The Future@Work Site:
A Look Forward or a Look Back?
Part of the Future@Work project based in Seattle, Wash., this workplace-centered site
On the other hand, if you've kept finger on the racing pulse of the today's ever-changing workplace scenario, this one may generate precious few jolts insight. You may find yourself humming that old Peggy Lee ditty, "Is That All There Is?"
A little background is in order: This site is a cyber-offshoot of "Future@Work: A Collaborative Exhibit to Improve Workplace Performance." That exhibit, which is housed in Seattle's Columbia Seafirst Center, is the product of a nonprofit consortium of more than 150 regional, national and international businesses.
One of the project's overriding goals, the Web site explains, is to answer this question: ". . . In an age of conservative budgeting and heavy consolidation, how can a company make sure its capital investments (on office space, employee education or communication technology) directly improve the bottom line?"
That's a good question, and one that goes to the heart of much of the pioneering work done in work-space configurations and alternative officing strategies.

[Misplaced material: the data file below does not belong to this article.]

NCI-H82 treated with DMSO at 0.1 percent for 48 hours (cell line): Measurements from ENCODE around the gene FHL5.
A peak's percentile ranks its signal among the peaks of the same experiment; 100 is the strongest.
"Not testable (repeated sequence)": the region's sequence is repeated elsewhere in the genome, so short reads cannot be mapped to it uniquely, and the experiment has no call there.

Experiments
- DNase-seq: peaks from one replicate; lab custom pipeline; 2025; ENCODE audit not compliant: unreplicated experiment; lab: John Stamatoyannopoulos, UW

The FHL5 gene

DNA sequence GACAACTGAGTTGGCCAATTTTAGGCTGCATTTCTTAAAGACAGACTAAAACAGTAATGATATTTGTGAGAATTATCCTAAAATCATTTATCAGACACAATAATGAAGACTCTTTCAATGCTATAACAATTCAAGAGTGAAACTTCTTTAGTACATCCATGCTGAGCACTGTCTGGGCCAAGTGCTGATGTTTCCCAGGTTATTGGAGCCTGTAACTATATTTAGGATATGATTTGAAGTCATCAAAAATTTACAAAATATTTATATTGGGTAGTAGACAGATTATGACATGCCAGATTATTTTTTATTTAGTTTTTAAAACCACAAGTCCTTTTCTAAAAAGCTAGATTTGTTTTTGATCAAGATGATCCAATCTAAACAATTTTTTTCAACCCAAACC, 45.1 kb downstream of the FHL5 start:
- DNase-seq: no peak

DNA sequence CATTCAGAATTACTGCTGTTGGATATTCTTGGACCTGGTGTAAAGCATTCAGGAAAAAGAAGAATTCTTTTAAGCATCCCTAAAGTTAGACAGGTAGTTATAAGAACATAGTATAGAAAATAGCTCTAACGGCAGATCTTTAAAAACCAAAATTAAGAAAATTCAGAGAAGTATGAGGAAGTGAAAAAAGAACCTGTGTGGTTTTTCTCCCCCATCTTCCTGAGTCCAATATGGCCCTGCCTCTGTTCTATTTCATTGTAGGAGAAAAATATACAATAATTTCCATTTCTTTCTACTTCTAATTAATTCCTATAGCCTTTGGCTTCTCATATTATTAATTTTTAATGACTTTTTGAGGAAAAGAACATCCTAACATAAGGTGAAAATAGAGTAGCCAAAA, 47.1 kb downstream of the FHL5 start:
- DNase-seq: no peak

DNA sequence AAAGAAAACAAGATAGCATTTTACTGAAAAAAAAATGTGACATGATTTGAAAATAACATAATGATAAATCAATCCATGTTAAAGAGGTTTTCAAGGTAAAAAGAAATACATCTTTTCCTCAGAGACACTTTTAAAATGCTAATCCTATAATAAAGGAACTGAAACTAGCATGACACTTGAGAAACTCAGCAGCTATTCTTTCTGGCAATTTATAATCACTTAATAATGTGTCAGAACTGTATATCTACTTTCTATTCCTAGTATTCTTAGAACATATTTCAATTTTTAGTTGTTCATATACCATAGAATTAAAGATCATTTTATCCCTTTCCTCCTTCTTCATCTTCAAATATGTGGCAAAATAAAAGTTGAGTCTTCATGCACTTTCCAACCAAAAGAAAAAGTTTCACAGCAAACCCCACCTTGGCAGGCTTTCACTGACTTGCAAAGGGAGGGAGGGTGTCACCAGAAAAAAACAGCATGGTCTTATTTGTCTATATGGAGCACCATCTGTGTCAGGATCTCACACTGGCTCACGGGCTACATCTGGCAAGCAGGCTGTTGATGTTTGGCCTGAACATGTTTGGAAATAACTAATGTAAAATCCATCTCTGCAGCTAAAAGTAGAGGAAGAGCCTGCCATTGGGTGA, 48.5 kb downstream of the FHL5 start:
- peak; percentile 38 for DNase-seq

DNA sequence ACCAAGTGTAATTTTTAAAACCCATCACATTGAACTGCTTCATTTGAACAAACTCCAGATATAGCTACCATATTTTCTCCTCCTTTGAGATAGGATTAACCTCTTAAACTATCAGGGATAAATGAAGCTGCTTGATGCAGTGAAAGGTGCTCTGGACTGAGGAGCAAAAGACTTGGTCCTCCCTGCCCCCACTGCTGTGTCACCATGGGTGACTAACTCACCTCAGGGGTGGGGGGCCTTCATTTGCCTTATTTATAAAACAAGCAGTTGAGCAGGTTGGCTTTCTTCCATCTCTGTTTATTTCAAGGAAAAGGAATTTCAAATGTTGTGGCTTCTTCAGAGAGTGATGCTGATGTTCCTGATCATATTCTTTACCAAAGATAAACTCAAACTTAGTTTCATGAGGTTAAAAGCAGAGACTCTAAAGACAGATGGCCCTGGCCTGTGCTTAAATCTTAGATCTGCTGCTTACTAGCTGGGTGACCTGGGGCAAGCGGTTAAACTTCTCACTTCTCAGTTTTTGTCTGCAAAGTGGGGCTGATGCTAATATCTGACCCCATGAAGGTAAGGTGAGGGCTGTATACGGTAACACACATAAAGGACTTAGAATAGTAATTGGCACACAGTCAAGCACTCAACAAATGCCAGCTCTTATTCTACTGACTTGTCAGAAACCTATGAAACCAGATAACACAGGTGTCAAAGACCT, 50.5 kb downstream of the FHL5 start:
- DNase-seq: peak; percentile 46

The problem, at least for this reviewer, is that many of the answers this site delivers just don't seem very futuristic. That's due in part to the fact that Site Selection is the official publication of the International Development Research Council (IDRC), which has done some truly trailblazing research in looking at the workplace as a strategic corporate asset. That connection with IDRC is likely what makes part of this site look old-hat to this writer.
To be sure, some major players are backing the project and the site. Judging from online content, the primary driving forces consist of AT&T Wireless Services, Axis Technologies, Callison Architecture, Columbia Seafirst Center, and a furniture consortium comprised of Barclay Dean Interiors, Metro and Steelcase.
So, why have those major-leaguers come together here? Future@Work Board President and Axis Technologies CEO Stephen Meade explains onsite, "Futuristic business theories have been around for years, but few companies have acted on them because they're untried and potentially costly. This exhibit does the homework for them. We're testing the theories, weaving them together and showing companies how the right mix of ideas can improve the bottom line. . . "
And you do have to give this site - and the project it represents - credit for adopting the broad-scale perspective that's necessary in integrating corporate infrastructure. As Meade says, "Future@Work is designed on the premise that successful businesses always look big-picture. Technology upgrades must be closely linked to employee productivity. Interior office design should carefully reflect desired corporate culture."